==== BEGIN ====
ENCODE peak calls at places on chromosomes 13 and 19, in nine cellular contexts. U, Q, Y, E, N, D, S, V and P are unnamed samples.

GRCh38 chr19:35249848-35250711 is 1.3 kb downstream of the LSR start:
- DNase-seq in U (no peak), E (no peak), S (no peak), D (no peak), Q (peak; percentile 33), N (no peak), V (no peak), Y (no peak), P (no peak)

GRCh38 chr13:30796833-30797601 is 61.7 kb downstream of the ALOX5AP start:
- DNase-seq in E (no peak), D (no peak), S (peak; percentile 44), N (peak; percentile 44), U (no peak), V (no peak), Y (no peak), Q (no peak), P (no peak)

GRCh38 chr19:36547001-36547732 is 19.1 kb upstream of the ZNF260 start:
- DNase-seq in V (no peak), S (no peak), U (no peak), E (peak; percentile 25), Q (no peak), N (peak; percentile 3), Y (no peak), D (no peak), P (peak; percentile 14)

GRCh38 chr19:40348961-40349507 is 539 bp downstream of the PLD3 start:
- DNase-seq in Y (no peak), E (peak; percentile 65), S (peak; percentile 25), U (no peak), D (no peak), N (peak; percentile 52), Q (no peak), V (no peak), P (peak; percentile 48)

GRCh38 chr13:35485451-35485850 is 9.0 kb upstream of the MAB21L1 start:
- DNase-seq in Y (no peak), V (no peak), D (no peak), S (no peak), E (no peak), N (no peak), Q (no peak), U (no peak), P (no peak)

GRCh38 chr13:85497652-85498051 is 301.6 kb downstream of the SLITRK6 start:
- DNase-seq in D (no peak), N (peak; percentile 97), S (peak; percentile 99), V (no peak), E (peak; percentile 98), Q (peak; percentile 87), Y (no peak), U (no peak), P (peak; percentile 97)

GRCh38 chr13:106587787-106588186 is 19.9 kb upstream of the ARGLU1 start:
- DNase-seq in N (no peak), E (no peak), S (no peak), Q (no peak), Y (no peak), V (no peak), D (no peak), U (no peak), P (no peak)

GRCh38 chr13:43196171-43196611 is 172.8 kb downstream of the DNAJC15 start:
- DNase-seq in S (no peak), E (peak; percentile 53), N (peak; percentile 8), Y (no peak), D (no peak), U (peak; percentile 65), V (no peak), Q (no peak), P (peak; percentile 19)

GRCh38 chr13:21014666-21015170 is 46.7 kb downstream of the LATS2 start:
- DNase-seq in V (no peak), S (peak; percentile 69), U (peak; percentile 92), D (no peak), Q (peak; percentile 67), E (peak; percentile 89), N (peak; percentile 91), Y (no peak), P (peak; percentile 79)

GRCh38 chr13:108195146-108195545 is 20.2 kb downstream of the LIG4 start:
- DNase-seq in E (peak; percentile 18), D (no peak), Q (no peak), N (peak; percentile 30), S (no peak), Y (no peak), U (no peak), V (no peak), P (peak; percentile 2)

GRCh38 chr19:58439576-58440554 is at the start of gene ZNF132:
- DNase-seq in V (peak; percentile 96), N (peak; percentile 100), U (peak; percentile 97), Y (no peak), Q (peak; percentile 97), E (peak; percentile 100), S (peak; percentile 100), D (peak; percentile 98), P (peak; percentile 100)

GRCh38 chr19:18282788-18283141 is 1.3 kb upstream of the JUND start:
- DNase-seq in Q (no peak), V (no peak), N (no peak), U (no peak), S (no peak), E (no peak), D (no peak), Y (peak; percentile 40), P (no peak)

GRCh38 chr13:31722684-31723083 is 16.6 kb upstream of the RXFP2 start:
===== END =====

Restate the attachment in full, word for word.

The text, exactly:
ENCODE peak calls at places on chromosomes 13 and 19, in nine cellular contexts. U, Q, Y, E, N, D, S, V and P are unnamed samples.

GRCh38 chr19:35249848-35250711 is 1.3 kb downstream of the LSR start:
- DNase-seq in U (no peak), E (no peak), S (no peak), D (no peak), Q (peak; percentile 33), N (no peak), V (no peak), Y (no peak), P (no peak)

GRCh38 chr13:30796833-30797601 is 61.7 kb downstream of the ALOX5AP start:
- DNase-seq in E (no peak), D (no peak), S (peak; percentile 44), N (peak; percentile 44), U (no peak), V (no peak), Y (no peak), Q (no peak), P (no peak)

GRCh38 chr19:36547001-36547732 is 19.1 kb upstream of the ZNF260 start:
- DNase-seq in V (no peak), S (no peak), U (no peak), E (peak; percentile 25), Q (no peak), N (peak; percentile 3), Y (no peak), D (no peak), P (peak; percentile 14)

GRCh38 chr19:40348961-40349507 is 539 bp downstream of the PLD3 start:
- DNase-seq in Y (no peak), E (peak; percentile 65), S (peak; percentile 25), U (no peak), D (no peak), N (peak; percentile 52), Q (no peak), V (no peak), P (peak; percentile 48)

GRCh38 chr13:35485451-35485850 is 9.0 kb upstream of the MAB21L1 start:
- DNase-seq in Y (no peak), V (no peak), D (no peak), S (no peak), E (no peak), N (no peak), Q (no peak), U (no peak), P (no peak)

GRCh38 chr13:85497652-85498051 is 301.6 kb downstream of the SLITRK6 start:
- DNase-seq in D (no peak), N (peak; percentile 97), S (peak; percentile 99), V (no peak), E (peak; percentile 98), Q (peak; percentile 87), Y (no peak), U (no peak), P (peak; percentile 97)

GRCh38 chr13:106587787-106588186 is 19.9 kb upstream of the ARGLU1 start:
- DNase-seq in N (no peak), E (no peak), S (no peak), Q (no peak), Y (no peak), V (no peak), D (no peak), U (no peak), P (no peak)

GRCh38 chr13:43196171-43196611 is 172.8 kb downstream of the DNAJC15 start:
- DNase-seq in S (no peak), E (peak; percentile 53), N (peak; percentile 8), Y (no peak), D (no peak), U (peak; percentile 65), V (no peak), Q (no peak), P (peak; percentile 19)

GRCh38 chr13:21014666-21015170 is 46.7 kb downstream of the LATS2 start:
- DNase-seq in V (no peak), S (peak; percentile 69), U (peak; percentile 92), D (no peak), Q (peak; percentile 67), E (peak; percentile 89), N (peak; percentile 91), Y (no peak), P (peak; percentile 79)

GRCh38 chr13:108195146-108195545 is 20.2 kb downstream of the LIG4 start:
- DNase-seq in E (peak; percentile 18), D (no peak), Q (no peak), N (peak; percentile 30), S (no peak), Y (no peak), U (no peak), V (no peak), P (peak; percentile 2)

GRCh38 chr19:58439576-58440554 is at the start of gene ZNF132:
- DNase-seq in V (peak; percentile 96), N (peak; percentile 100), U (peak; percentile 97), Y (no peak), Q (peak; percentile 97), E (peak; percentile 100), S (peak; percentile 100), D (peak; percentile 98), P (peak; percentile 100)

GRCh38 chr19:18282788-18283141 is 1.3 kb upstream of the JUND start:
- DNase-seq in Q (no peak), V (no peak), N (no peak), U (no peak), S (no peak), E (no peak), D (no peak), Y (peak; percentile 40), P (no peak)

GRCh38 chr13:31722684-31723083 is 16.6 kb upstream of the RXFP2 start: